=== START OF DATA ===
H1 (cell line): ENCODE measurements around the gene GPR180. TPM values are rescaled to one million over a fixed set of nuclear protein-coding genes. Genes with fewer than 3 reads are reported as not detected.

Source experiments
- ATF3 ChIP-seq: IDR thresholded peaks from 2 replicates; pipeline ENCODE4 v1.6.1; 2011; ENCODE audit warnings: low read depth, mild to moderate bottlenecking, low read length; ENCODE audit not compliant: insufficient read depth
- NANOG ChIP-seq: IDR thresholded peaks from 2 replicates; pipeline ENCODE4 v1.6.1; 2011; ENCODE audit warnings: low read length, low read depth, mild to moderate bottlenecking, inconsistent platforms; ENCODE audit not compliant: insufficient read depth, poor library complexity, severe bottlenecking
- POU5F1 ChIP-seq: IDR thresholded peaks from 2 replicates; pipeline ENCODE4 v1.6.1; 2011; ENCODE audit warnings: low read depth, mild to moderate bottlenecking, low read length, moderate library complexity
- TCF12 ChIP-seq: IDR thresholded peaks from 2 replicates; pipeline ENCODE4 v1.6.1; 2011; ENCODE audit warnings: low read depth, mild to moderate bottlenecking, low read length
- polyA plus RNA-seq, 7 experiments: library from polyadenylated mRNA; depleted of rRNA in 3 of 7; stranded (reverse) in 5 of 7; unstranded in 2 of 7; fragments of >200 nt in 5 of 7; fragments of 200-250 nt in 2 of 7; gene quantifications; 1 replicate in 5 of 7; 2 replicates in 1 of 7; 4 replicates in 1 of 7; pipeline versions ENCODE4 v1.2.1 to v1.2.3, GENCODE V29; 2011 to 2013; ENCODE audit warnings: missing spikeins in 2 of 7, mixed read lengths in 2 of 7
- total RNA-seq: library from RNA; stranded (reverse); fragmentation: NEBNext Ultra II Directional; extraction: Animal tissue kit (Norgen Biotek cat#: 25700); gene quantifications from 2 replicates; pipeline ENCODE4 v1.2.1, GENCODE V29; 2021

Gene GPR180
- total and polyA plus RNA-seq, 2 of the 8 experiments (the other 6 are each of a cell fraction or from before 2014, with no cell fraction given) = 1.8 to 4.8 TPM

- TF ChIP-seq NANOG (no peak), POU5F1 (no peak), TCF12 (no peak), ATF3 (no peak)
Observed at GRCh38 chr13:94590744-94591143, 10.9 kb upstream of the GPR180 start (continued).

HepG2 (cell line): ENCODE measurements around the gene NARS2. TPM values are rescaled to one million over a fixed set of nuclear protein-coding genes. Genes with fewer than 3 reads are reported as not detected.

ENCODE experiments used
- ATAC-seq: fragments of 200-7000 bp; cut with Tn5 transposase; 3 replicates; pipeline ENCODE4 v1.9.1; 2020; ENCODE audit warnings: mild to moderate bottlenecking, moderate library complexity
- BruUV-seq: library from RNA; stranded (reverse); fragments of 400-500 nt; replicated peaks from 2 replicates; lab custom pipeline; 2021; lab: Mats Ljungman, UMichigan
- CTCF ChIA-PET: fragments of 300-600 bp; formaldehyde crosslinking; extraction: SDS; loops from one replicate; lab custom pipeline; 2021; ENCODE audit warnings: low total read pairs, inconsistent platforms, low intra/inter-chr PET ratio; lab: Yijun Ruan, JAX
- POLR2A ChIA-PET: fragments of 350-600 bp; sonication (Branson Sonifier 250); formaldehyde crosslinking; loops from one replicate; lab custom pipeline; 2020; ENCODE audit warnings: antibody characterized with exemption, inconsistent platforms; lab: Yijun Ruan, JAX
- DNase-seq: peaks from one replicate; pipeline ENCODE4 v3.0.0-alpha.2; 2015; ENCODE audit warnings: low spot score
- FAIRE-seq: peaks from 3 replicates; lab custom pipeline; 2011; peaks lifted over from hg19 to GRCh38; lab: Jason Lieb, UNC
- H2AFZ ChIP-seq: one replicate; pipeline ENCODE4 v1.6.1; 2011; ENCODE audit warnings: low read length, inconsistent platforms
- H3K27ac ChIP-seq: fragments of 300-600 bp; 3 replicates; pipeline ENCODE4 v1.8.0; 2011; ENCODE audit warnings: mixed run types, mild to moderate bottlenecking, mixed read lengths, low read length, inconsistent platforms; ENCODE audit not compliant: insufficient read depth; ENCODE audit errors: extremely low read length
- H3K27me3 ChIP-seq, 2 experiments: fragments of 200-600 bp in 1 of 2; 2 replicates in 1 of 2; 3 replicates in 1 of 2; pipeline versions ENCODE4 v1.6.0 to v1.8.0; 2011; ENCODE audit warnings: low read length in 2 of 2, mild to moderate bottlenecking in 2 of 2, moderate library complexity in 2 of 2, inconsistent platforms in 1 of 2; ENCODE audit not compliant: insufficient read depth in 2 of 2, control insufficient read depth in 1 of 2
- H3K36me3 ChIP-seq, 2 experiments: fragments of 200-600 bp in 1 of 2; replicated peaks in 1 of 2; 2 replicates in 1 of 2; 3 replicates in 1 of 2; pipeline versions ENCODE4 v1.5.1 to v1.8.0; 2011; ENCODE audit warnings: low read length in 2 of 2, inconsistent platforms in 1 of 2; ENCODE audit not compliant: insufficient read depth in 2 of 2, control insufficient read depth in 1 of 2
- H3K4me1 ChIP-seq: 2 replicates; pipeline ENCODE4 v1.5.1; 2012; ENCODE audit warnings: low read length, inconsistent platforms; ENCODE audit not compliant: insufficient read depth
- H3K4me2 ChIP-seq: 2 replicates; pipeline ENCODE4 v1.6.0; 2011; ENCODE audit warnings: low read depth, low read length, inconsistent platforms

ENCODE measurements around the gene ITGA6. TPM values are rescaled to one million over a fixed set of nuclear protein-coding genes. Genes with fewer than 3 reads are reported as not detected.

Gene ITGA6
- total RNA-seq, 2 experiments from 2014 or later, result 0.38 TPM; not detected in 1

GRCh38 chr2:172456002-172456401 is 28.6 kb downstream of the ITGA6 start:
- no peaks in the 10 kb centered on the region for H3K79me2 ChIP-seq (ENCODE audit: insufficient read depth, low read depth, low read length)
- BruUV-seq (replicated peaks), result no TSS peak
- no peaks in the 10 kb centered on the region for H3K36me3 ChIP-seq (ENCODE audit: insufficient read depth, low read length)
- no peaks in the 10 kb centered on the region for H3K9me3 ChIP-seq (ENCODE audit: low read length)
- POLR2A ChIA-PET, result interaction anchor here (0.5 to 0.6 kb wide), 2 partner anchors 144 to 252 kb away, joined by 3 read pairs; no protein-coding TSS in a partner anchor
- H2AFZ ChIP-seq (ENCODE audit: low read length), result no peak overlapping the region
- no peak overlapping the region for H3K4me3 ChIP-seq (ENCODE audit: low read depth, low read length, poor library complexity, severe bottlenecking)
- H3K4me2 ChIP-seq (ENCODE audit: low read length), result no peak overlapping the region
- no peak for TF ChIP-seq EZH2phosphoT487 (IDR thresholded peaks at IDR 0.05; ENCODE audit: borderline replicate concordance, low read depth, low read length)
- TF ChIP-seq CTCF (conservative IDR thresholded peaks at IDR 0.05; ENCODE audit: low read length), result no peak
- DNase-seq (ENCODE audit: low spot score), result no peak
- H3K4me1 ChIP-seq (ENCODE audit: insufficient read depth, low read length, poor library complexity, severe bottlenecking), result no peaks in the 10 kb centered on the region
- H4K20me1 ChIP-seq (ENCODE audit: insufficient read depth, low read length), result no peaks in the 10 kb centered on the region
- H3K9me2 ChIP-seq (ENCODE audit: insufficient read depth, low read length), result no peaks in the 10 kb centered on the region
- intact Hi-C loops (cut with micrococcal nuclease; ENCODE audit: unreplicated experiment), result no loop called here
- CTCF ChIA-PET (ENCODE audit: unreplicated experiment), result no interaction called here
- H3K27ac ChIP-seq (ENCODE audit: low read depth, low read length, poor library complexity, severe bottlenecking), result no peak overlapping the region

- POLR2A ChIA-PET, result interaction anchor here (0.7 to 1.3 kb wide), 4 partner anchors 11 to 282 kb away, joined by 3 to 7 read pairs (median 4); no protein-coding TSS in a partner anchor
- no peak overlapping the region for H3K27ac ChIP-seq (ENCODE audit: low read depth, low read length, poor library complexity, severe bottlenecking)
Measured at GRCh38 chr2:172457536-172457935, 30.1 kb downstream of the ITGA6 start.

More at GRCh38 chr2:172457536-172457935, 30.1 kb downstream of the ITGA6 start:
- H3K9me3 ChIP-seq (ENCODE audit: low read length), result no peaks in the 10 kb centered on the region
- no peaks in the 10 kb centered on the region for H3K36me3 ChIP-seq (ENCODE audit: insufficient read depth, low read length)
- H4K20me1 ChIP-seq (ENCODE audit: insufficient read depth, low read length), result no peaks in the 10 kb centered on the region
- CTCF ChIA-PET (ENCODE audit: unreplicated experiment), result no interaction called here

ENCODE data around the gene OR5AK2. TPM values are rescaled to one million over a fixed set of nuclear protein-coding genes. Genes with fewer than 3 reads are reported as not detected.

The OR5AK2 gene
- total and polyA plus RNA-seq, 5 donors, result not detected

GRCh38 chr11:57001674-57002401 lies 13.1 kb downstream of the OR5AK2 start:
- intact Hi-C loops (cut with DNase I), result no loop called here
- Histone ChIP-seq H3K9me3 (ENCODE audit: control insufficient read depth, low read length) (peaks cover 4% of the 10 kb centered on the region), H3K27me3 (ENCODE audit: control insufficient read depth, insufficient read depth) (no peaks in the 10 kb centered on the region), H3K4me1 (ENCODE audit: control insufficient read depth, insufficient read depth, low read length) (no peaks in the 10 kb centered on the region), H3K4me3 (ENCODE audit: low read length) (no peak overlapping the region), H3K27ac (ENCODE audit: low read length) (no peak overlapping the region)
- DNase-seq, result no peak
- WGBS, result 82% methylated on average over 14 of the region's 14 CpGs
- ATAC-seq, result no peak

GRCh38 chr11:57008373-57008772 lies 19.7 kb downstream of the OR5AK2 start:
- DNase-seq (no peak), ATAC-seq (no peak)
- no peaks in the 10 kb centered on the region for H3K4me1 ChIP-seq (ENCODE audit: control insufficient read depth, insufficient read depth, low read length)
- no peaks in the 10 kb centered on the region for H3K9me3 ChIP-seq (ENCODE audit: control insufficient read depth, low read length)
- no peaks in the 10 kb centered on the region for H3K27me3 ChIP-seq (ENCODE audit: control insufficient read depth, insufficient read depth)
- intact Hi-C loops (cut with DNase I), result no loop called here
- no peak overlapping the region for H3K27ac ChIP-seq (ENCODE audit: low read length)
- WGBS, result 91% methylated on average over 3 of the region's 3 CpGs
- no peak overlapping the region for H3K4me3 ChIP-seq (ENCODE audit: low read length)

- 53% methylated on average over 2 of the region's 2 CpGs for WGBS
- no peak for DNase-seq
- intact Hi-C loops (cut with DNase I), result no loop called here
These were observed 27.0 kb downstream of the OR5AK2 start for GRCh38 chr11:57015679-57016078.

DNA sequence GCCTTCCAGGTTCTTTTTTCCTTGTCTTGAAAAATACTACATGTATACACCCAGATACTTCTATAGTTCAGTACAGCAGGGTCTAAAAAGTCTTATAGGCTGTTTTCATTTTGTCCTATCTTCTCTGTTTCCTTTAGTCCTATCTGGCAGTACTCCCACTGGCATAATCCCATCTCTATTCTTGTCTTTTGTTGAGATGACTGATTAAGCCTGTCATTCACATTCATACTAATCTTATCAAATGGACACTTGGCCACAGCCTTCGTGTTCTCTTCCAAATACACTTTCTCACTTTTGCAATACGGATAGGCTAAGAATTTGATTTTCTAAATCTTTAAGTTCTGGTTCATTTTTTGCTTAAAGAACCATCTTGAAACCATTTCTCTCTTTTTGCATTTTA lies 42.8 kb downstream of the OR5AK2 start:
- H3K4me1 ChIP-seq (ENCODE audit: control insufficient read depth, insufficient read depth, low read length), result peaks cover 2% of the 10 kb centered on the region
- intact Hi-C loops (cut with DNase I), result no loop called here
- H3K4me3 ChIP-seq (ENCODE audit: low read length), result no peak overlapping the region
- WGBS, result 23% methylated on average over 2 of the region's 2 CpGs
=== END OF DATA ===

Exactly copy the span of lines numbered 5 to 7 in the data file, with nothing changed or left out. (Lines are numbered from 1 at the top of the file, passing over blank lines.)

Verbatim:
- POU5F1 ChIP-seq: IDR thresholded peaks from 2 replicates; pipeline ENCODE4 v1.6.1; 2011; ENCODE audit warnings: low read depth, mild to moderate bottlenecking, low read length, moderate library complexity
- TCF12 ChIP-seq: IDR thresholded peaks from 2 replicates; pipeline ENCODE4 v1.6.1; 2011; ENCODE audit warnings: low read depth, mild to moderate bottlenecking, low read length
- polyA plus RNA-seq, 7 experiments: library from polyadenylated mRNA; depleted of rRNA in 3 of 7; stranded (reverse) in 5 of 7; unstranded in 2 of 7; fragments of >200 nt in 5 of 7; fragments of 200-250 nt in 2 of 7; gene quantifications; 1 replicate in 5 of 7; 2 replicates in 1 of 7; 4 replicates in 1 of 7; pipeline versions ENCODE4 v1.2.1 to v1.2.3, GENCODE V29; 2011 to 2013; ENCODE audit warnings: missing spikeins in 2 of 7, mixed read lengths in 2 of 7